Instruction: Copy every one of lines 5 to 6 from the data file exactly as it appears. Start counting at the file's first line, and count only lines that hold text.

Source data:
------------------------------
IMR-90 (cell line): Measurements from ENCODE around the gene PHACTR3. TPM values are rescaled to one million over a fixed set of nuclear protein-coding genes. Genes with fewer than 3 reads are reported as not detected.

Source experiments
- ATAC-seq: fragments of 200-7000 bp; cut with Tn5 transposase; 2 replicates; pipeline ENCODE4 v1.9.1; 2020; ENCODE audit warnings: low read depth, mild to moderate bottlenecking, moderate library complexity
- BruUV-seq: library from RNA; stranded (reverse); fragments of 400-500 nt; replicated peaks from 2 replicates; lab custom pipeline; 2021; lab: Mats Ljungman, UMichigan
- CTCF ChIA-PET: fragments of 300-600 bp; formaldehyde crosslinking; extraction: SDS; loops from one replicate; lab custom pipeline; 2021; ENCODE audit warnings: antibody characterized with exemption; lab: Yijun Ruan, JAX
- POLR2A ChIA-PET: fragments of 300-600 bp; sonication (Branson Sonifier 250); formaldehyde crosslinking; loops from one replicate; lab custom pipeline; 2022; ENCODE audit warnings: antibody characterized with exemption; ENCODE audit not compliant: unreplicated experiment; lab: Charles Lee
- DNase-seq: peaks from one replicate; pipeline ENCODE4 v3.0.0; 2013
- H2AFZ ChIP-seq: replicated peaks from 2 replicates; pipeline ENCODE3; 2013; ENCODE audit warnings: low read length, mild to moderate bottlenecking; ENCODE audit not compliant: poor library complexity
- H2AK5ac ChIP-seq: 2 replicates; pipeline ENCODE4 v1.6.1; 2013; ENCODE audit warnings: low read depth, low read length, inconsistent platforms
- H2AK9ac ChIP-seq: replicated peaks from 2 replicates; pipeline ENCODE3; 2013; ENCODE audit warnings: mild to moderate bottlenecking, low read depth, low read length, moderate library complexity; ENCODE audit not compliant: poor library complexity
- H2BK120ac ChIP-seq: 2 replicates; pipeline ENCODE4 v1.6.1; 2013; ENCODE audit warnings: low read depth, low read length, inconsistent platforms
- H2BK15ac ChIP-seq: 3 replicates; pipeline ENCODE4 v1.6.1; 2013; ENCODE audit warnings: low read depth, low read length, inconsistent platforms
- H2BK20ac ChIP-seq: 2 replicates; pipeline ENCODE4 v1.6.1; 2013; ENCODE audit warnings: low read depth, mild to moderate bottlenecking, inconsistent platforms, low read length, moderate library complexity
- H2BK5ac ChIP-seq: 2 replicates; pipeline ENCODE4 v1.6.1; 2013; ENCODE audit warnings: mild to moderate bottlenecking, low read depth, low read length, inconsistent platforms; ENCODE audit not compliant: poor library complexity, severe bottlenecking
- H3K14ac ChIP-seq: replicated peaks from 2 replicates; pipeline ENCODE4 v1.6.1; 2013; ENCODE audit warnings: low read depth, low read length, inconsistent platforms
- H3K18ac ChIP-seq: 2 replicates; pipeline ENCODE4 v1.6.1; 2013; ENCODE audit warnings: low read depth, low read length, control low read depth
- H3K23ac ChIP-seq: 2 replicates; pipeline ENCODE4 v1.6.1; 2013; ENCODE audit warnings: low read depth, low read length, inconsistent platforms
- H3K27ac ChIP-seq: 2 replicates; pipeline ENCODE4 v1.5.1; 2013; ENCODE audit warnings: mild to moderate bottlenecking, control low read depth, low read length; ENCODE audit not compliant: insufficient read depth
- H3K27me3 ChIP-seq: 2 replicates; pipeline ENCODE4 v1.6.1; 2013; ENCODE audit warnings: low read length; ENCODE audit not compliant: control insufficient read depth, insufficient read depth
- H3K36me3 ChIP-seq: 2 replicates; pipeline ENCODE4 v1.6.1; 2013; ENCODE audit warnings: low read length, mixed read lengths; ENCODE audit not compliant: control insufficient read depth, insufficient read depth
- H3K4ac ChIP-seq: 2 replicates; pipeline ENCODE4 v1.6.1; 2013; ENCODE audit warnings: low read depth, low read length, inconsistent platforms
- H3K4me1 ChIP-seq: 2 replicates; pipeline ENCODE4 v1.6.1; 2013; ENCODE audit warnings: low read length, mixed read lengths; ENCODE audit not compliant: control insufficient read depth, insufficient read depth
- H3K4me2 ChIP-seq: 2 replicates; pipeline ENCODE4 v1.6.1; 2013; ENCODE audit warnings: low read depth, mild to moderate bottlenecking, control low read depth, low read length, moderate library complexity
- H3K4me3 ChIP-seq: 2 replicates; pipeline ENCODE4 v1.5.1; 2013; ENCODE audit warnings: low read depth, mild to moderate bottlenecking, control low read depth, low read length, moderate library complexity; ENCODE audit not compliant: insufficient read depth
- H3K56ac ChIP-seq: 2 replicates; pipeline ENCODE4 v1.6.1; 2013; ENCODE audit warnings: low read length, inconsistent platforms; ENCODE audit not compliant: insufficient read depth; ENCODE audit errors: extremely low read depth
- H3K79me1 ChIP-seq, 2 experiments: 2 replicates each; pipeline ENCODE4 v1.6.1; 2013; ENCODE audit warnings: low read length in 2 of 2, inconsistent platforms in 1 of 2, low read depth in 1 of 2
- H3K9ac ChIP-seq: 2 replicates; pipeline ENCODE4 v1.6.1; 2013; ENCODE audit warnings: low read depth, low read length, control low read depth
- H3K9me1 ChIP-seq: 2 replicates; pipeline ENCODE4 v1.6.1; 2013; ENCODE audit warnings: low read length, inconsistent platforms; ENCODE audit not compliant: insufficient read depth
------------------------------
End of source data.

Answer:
- CTCF ChIA-PET: fragments of 300-600 bp; formaldehyde crosslinking; extraction: SDS; loops from one replicate; lab custom pipeline; 2021; ENCODE audit warnings: antibody characterized with exemption; lab: Yijun Ruan, JAX
- POLR2A ChIA-PET: fragments of 300-600 bp; sonication (Branson Sonifier 250); formaldehyde crosslinking; loops from one replicate; lab custom pipeline; 2022; ENCODE audit warnings: antibody characterized with exemption; ENCODE audit not compliant: unreplicated experiment; lab: Charles Lee